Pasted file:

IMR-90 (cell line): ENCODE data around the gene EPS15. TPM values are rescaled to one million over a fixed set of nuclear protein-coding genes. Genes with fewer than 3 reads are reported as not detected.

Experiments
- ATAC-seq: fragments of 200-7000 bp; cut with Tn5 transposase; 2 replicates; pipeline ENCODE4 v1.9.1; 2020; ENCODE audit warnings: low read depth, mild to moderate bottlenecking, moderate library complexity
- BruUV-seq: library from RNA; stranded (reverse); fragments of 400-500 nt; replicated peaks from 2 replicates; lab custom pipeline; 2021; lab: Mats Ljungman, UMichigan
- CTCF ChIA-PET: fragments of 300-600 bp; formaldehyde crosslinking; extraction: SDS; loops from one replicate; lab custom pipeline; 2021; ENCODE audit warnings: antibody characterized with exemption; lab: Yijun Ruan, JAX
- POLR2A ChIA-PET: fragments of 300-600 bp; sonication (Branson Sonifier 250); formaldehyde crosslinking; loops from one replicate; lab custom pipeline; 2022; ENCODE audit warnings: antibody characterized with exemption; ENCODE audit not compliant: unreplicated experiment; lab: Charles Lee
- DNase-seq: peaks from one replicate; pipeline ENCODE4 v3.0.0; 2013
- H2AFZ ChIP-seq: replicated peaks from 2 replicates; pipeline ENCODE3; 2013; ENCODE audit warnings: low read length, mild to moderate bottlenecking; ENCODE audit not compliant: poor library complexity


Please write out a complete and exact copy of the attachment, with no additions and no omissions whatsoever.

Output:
IMR-90 (cell line): ENCODE data around the gene EPS15. TPM values are rescaled to one million over a fixed set of nuclear protein-coding genes. Genes with fewer than 3 reads are reported as not detected.

Experiments
- ATAC-seq: fragments of 200-7000 bp; cut with Tn5 transposase; 2 replicates; pipeline ENCODE4 v1.9.1; 2020; ENCODE audit warnings: low read depth, mild to moderate bottlenecking, moderate library complexity
- BruUV-seq: library from RNA; stranded (reverse); fragments of 400-500 nt; replicated peaks from 2 replicates; lab custom pipeline; 2021; lab: Mats Ljungman, UMichigan
- CTCF ChIA-PET: fragments of 300-600 bp; formaldehyde crosslinking; extraction: SDS; loops from one replicate; lab custom pipeline; 2021; ENCODE audit warnings: antibody characterized with exemption; lab: Yijun Ruan, JAX
- POLR2A ChIA-PET: fragments of 300-600 bp; sonication (Branson Sonifier 250); formaldehyde crosslinking; loops from one replicate; lab custom pipeline; 2022; ENCODE audit warnings: antibody characterized with exemption; ENCODE audit not compliant: unreplicated experiment; lab: Charles Lee
- DNase-seq: peaks from one replicate; pipeline ENCODE4 v3.0.0; 2013
- H2AFZ ChIP-seq: replicated peaks from 2 replicates; pipeline ENCODE3; 2013; ENCODE audit warnings: low read length, mild to moderate bottlenecking; ENCODE audit not compliant: poor library complexity